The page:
This procedure is relatively straightforward, but anecdotal evidence suggests that South Carolina attorneys rarely use it. There may be several reasons why this is so. First, the procedure is expressly optional in nature. The statute makes clear that attorneys have no obligation to record an affidavit and bear no liability for refusal to do SO. (147) Second, the statute contains no provisions addressing the extent to which an attorney using the statute can rely upon the accuracy of the mortgagee's payoff statement. Thus, even an attorney that facilitated a closing payoff may be reluctant to deliver a closing-table satisfaction if the lender has expressly reserved the right to correct its payoff amount after closing. (148) Third, it is possible that the punitive nature of the state's noncompliance penalty (up to the lesser of one-half the mortgage debt or $25,000) already provides a sufficient incentive to good mortgage satisfaction practices. Finally (and most cynically), one might question whether lawyers--substantial beneficiaries of lawsuits to enforce the potential $25,000 penalty against noncompliant lenders--would willingly relieve mortgagees of this potential liability by customarily providing closing-table satisfactions.

2. The Minnesota model

Minnesota's statute provides that
   [a]n officer or duly appointed agent of a title insurance company
   may ... execute a certificate of release ... and record the
   certificate of release in the real property records of each county
   in which the mortgage is recorded if a satisfaction or release of
   the mortgage has not been executed and recorded after the date
   payment in full of the loan secured by the mortgage was sent in
   accordance with a payoff statement furnished by the mortgagee or
   the mortgage servicer. (149)


The "certificate of release" contains the following information: (1) the name of the mortgagor, mortgagee, and servicer (if applicable); (2) the date of the mortgage and its recording, the recording data, and the recording data for the last recorded assignment of the mortgage; (3) a statement that the mortgage was in the original principal amount of $1.5 million or less; (4) a statement that the person executing the certificate is an officer or duly appointed agent of a title insurance company; (5) a statement that the person executing the certificate does so on behalf of the owner of the mortgaged land, and (6) a statement that the mortgagee or its servicer provided a payoff statement specifying the unpaid balance of the mortgage loan, and that payment of the specified balance was made in accordance with the payoff statement. (150) Upon recording, a certificate of release containing the necessary information constitutes prima facie evidence of the facts stated in that certificate and operates as a release of the mortgage in favor of subsequent purchasers of the land. (151)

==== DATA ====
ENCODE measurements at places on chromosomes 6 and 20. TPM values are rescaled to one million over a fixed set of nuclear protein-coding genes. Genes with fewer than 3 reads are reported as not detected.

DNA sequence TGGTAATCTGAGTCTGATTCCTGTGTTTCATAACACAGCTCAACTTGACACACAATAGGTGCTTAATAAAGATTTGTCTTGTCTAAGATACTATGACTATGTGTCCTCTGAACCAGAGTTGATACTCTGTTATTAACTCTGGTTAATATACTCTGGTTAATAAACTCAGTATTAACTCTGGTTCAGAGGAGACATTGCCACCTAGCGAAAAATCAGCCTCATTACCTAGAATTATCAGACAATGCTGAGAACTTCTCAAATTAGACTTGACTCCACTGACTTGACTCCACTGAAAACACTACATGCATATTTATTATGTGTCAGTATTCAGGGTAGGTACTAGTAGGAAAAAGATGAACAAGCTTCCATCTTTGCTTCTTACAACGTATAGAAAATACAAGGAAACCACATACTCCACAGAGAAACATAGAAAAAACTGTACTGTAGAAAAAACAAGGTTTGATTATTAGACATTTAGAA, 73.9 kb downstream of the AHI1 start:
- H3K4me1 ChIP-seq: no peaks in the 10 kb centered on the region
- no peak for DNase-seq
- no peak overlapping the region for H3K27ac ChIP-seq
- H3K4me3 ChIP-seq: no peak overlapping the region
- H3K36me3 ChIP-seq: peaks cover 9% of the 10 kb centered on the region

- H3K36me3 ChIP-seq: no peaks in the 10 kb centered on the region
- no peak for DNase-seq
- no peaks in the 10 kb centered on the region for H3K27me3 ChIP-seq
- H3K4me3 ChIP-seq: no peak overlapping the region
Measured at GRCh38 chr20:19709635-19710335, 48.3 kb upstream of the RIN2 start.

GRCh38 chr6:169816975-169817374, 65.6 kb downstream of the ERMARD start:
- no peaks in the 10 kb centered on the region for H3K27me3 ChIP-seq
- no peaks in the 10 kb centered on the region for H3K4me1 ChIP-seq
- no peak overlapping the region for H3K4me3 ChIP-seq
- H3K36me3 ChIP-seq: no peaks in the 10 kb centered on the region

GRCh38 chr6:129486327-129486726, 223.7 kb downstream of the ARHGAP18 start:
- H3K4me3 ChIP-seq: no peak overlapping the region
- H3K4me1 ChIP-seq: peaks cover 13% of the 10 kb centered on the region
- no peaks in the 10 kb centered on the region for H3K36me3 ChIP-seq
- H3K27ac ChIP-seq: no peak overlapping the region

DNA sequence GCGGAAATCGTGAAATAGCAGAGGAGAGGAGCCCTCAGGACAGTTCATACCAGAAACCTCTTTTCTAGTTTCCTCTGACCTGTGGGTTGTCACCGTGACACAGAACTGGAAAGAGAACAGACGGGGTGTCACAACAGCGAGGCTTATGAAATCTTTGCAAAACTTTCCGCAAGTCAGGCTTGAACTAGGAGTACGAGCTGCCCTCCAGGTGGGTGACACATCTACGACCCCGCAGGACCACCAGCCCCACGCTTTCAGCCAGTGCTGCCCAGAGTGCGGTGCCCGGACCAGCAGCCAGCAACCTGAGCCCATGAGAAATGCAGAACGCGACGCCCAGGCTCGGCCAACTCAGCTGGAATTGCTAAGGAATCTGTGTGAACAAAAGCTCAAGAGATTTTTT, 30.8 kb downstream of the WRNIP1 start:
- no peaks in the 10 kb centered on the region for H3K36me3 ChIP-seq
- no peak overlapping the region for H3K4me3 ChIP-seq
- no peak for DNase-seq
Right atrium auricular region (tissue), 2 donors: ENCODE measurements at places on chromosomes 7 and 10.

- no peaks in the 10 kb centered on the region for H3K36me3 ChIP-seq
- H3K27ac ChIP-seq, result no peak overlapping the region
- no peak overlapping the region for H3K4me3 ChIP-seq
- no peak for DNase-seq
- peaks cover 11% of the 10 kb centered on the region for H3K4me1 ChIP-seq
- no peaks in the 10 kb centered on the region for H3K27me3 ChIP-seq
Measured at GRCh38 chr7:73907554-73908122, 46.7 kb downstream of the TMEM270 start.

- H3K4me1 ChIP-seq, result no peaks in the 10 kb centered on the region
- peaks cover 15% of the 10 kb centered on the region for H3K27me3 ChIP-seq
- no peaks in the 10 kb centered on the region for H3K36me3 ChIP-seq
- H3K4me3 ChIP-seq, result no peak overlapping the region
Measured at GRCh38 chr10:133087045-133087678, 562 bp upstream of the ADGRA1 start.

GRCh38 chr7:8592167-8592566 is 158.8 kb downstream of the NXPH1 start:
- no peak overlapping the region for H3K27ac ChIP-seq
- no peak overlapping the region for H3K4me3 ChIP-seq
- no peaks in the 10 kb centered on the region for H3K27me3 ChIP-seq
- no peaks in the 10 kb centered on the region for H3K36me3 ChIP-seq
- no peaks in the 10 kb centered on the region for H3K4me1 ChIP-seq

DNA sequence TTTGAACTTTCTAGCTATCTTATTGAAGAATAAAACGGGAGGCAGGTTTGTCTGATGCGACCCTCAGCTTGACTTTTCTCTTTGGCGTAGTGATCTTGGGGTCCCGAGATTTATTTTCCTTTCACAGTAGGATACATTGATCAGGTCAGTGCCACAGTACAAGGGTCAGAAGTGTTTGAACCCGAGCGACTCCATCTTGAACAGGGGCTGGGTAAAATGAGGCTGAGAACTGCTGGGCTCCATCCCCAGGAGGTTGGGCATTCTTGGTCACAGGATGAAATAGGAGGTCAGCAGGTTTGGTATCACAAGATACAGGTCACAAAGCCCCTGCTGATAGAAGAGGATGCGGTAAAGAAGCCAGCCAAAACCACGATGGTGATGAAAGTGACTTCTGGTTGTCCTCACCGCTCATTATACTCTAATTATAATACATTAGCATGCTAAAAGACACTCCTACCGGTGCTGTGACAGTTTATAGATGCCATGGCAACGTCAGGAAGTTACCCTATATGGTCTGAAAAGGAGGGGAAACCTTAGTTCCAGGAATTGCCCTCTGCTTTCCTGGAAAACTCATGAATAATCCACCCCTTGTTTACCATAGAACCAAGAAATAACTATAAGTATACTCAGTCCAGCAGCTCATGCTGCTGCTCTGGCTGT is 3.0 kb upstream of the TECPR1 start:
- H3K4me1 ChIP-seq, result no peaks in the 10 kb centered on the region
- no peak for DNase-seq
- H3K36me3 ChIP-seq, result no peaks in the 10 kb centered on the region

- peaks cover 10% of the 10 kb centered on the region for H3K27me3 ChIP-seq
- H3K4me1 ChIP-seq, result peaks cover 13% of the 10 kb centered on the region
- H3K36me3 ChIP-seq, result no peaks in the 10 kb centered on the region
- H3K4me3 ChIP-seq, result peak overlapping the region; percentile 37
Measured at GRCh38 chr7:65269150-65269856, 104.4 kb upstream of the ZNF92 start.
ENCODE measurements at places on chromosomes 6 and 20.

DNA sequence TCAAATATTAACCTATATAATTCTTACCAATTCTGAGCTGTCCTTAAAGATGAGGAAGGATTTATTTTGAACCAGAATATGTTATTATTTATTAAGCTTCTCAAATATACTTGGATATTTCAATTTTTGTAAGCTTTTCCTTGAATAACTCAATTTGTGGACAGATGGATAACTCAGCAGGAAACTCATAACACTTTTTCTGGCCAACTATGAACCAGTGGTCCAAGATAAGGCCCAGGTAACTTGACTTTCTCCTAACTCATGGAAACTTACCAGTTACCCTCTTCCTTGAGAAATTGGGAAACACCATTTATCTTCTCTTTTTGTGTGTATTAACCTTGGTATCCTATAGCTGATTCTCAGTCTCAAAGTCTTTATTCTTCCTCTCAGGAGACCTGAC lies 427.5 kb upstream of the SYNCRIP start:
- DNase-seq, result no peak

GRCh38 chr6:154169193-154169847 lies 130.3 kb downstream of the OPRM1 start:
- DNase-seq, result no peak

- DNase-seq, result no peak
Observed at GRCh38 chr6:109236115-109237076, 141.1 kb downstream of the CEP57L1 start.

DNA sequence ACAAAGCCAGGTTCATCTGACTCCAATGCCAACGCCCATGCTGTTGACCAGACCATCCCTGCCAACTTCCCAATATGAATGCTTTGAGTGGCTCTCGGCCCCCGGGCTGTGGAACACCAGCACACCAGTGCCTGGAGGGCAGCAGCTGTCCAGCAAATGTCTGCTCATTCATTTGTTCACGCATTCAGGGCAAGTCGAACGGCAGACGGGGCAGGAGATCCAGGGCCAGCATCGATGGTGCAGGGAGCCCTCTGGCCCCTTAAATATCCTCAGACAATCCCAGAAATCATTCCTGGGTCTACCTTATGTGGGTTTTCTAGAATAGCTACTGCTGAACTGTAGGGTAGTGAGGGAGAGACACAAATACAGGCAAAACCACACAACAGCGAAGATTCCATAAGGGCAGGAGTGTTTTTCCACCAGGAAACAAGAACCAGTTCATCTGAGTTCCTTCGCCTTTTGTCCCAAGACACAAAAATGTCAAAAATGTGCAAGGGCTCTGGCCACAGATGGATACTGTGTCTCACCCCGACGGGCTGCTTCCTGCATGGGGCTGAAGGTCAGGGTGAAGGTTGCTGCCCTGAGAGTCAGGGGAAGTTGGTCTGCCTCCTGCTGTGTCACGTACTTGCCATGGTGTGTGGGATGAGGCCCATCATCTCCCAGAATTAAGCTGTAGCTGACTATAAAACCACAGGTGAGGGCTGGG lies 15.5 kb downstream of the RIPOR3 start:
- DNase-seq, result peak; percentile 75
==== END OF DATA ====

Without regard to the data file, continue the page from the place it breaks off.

On its face, the Minnesota statute does not unambiguously create a one-touch model, but only authorizes a closing agent to act if the lender has not recorded a satisfaction "after the date payment in full of the loan secured by the mortgage was sent in accordance with a payoff statement." (152) This language seems to assume that a mortgagee would have some reasonable period in which to fulfill its duty before the closing agent could record a certificate of release. (153) Nevertheless, the statutory form certificate of release does not require the closing agent to recite that any particular period of time has passed following payoff, nor does it require a recital that the mortgagee has failed to record a satisfaction document on its own initiative. Based upon this omission, many title companies in Minnesota (to the extent authorized by their underwriters) routinely issue closing-table certificates of release under the authority of this statute. (154) The Minnesota statute has served as a model for enactment of similar statutes in North Dakota (155) and South Dakota, (156) although those two states limit use of the one-touch procedure to mortgages of $500,000 or less. (157) Likewise, the Minnesota statute served as the inspiration for Illinois' adoption of the one-touch model, as discussed below.

3. The Illinois model

In 2003, the Illinois legislature amended its statute--which originally provided a "self-help" procedure similar to those described in Part III.E--to provide a one-touch satisfaction procedure for most residential mortgages of $500,000 or less. (158) The statute provides that the "[r]eceipt of payment pursuant to the lender's written payoff statement shall constitute authority to record a certificate of release ... by the title insurance company or its duly appointed agent." (159) The certificate must state (1) the name of the mortgagor, original mortgagee, and (if applicable) the mortgage servicer; (2) the date of recording and the recording data for the mortgage; (3) that the mortgagee or mortgage servicer provided a written payoff statement; (4) that the mortgage was paid in accordance with that payoff statement; (5) that there is no objection from the mortgagee or mortgage servicer or its successor; (6) that the person executing the certificate of release is an officer or a duly appointed agent of an authorized and licensed title insurance company; and (7) that the certificate of release is made on behalf of the mortgagor or landowner. (160) A properly executed certificate containing this information is prima facie evidence of the facts recited and, upon recording, constitutes a release of the mortgage lien. (161) Similar to the Minnesota statute, the recording of a wrongful or erroneous certificate renders the title insurer liable to the mortgagee for any actual damages sustained due to the recording, and does not relieve the obligor from personal liability upon the mortgage debt. (162)

C. Law Reform and the Politics of One-Touch: URMSA and the Illinois Experience